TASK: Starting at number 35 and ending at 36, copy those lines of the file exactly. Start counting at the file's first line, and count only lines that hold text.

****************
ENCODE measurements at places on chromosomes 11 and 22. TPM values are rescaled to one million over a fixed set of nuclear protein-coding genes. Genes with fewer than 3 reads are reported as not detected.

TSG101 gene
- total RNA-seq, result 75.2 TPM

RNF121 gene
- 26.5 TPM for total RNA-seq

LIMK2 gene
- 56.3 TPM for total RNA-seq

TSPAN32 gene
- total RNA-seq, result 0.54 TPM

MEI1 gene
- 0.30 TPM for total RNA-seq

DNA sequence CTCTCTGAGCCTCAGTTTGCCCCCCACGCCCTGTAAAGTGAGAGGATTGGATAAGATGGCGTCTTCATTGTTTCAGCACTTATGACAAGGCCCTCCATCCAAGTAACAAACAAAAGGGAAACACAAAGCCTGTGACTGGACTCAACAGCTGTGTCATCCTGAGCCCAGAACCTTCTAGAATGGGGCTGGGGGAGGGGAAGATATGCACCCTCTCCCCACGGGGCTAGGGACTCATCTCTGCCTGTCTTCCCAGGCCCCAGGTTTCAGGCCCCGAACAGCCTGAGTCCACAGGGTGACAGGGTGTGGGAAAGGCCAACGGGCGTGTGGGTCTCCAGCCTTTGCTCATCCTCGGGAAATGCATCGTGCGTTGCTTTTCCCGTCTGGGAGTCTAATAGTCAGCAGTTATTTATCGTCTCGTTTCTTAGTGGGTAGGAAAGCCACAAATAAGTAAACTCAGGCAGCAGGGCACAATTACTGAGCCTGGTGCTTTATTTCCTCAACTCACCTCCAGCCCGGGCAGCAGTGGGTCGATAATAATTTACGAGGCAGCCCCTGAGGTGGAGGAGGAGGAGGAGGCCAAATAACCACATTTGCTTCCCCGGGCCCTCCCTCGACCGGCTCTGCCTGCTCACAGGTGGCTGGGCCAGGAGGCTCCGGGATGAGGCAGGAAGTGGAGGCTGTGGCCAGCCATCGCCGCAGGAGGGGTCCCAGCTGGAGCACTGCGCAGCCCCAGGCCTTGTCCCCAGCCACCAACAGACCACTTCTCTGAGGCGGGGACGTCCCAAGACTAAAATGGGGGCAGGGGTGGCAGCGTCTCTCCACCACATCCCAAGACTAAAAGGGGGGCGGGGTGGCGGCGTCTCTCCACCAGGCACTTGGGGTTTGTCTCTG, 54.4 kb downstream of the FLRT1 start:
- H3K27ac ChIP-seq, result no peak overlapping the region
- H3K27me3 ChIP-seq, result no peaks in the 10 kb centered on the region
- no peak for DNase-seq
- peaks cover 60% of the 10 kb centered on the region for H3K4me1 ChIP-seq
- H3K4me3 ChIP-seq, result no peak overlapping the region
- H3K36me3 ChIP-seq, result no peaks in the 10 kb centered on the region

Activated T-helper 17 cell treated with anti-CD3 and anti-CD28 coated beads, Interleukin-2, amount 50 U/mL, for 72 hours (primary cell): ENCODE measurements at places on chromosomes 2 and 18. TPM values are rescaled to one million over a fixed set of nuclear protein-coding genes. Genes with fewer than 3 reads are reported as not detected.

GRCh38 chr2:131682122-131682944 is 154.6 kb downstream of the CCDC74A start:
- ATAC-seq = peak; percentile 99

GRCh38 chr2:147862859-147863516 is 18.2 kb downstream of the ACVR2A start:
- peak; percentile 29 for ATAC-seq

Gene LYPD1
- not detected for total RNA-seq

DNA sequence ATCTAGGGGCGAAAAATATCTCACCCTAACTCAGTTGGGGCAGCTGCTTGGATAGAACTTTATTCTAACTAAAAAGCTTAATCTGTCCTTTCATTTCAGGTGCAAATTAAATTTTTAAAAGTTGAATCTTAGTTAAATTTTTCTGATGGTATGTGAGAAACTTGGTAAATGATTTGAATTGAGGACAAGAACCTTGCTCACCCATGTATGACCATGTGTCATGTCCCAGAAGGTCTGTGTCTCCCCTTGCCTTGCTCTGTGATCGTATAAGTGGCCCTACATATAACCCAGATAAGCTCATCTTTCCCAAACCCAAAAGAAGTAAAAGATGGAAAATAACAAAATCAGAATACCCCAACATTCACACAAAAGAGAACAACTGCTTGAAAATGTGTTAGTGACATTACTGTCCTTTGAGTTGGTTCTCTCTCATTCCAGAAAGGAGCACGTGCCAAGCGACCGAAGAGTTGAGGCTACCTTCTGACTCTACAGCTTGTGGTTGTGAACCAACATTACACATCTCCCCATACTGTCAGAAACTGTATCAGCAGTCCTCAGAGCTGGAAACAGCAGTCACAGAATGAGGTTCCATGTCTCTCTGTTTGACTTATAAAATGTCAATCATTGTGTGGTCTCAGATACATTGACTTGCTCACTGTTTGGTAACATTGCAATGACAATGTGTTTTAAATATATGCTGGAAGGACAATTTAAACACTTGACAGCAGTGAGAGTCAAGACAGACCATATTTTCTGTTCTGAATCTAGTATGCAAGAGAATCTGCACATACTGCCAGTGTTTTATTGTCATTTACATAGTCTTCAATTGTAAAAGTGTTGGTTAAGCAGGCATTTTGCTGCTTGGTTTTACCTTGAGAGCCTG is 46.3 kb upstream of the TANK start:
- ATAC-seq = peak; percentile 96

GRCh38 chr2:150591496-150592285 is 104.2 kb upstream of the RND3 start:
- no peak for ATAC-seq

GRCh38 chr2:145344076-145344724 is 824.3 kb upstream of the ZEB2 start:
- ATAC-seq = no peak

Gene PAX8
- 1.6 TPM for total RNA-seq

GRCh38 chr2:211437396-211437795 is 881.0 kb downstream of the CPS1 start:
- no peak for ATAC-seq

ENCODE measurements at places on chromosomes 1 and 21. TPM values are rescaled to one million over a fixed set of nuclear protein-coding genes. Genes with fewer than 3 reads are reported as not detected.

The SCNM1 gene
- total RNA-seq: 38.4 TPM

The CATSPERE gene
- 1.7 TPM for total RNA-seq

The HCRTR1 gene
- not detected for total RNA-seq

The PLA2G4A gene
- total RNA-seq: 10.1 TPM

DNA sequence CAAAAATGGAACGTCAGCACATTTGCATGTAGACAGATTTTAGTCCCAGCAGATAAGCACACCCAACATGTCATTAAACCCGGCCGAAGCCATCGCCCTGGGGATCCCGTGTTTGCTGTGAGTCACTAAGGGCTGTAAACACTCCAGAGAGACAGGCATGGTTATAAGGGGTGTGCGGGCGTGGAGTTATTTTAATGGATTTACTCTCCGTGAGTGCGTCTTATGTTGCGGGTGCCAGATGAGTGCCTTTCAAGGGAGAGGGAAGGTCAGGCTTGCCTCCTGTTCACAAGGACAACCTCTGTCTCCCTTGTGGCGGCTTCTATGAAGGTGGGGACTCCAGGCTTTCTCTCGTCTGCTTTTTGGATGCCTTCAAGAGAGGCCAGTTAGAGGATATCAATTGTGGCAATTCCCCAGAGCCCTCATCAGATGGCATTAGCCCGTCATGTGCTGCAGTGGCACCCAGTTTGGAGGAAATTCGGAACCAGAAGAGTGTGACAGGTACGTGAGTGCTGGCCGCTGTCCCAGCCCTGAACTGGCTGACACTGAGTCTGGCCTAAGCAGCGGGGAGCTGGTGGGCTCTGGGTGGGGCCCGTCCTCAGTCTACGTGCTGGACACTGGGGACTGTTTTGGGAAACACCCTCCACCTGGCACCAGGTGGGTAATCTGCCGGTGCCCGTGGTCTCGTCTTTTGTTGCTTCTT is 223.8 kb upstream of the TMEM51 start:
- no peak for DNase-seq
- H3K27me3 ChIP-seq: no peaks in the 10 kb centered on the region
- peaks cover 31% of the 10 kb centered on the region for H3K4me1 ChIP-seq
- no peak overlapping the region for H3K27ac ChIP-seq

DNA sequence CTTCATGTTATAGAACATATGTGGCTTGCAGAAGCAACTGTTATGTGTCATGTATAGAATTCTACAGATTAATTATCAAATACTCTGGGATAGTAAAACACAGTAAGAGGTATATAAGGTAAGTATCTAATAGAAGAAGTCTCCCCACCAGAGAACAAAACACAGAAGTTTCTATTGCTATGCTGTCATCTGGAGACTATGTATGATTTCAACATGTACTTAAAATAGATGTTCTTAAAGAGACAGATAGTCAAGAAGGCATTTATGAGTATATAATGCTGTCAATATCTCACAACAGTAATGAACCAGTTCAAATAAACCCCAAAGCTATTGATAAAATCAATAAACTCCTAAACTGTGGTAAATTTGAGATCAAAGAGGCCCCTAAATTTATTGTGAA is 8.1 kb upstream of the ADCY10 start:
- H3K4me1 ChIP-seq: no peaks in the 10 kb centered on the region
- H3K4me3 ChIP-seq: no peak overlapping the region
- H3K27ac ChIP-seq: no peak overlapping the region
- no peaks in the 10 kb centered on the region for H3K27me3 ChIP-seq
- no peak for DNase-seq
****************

- no peak for ATAC-seq

ENCODE measurements at places on chromosomes 1 and 21. TPM values are rescaled to one million over a fixed set of nuclear protein-coding genes. Genes with fewer than 3 reads are reported as not detected.